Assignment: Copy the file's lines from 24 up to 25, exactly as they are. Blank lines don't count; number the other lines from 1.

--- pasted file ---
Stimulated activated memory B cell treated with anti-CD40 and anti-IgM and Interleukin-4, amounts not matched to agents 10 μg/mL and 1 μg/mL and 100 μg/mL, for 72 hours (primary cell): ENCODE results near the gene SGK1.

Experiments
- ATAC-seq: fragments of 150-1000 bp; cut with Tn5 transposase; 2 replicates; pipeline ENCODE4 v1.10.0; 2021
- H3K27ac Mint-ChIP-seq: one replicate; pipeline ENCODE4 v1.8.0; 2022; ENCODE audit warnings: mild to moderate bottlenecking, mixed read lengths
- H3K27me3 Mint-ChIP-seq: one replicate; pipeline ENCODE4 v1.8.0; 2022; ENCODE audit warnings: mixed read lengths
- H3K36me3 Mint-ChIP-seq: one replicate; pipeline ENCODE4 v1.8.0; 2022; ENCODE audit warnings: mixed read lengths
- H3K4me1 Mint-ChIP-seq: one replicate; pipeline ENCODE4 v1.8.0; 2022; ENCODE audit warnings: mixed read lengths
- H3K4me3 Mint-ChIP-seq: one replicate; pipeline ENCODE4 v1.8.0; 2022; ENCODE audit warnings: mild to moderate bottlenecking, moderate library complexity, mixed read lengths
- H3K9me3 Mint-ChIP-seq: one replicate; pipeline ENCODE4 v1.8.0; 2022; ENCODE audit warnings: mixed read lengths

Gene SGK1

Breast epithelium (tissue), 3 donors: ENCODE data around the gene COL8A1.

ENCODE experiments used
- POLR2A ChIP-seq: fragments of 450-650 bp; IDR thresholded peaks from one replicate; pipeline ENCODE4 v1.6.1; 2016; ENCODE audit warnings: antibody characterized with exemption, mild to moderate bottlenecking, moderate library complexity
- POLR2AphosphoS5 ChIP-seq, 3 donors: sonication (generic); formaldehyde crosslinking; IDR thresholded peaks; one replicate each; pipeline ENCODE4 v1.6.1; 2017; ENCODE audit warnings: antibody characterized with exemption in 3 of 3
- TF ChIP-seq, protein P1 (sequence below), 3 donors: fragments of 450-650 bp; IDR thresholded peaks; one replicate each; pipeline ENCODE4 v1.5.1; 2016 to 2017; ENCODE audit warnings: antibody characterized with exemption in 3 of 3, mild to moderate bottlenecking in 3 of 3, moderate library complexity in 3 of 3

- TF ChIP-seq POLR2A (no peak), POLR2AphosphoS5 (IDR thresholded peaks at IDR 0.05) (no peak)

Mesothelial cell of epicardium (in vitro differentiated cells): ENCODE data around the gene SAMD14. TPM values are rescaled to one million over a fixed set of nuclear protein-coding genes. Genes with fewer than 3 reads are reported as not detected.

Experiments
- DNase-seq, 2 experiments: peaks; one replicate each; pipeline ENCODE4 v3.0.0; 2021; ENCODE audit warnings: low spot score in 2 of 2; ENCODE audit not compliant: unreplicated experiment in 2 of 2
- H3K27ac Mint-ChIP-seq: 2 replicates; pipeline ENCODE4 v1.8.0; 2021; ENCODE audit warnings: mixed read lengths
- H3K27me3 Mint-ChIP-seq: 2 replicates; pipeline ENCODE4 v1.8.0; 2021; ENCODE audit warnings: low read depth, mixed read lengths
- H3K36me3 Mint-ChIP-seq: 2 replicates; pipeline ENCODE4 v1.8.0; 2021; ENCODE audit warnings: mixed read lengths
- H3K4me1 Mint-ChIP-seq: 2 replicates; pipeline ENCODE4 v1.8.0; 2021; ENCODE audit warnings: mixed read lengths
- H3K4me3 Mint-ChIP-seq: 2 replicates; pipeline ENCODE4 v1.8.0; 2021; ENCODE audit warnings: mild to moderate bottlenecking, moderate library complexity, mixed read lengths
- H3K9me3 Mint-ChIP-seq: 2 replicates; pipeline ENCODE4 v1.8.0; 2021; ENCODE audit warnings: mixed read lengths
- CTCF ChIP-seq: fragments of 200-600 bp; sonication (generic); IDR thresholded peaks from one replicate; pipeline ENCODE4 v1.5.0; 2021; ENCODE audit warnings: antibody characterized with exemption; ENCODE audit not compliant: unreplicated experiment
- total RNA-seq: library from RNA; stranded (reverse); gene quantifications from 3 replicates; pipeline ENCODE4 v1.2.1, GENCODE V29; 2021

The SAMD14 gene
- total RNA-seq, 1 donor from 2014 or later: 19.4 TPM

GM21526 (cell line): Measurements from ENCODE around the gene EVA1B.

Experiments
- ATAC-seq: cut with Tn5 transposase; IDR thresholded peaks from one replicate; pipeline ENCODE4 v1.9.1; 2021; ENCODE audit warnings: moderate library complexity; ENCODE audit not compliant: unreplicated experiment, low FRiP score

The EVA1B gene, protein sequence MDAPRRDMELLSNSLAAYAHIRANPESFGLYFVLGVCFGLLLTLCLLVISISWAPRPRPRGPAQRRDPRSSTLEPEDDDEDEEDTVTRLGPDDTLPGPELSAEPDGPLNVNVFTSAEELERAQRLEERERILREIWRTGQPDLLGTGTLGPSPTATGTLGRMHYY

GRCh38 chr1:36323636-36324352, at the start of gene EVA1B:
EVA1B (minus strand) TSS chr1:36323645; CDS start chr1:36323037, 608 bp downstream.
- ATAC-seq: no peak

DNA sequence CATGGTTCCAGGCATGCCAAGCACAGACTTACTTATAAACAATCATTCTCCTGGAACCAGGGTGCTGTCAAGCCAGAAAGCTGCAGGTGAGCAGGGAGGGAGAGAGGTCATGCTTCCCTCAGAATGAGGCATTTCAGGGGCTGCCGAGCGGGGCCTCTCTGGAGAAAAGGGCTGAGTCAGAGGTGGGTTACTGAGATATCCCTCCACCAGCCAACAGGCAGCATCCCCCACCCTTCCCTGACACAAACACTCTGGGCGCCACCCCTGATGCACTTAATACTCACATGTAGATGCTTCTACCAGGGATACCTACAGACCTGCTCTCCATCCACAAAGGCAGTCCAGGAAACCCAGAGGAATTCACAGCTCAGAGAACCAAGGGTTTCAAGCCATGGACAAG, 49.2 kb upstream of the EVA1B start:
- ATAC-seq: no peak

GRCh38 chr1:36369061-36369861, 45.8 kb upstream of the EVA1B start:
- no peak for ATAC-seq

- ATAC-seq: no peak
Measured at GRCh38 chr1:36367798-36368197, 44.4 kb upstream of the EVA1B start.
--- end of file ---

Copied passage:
- H3K4me3 Mint-ChIP-seq: 2 replicates; pipeline ENCODE4 v1.8.0; 2021; ENCODE audit warnings: mild to moderate bottlenecking, moderate library complexity, mixed read lengths
- H3K9me3 Mint-ChIP-seq: 2 replicates; pipeline ENCODE4 v1.8.0; 2021; ENCODE audit warnings: mixed read lengths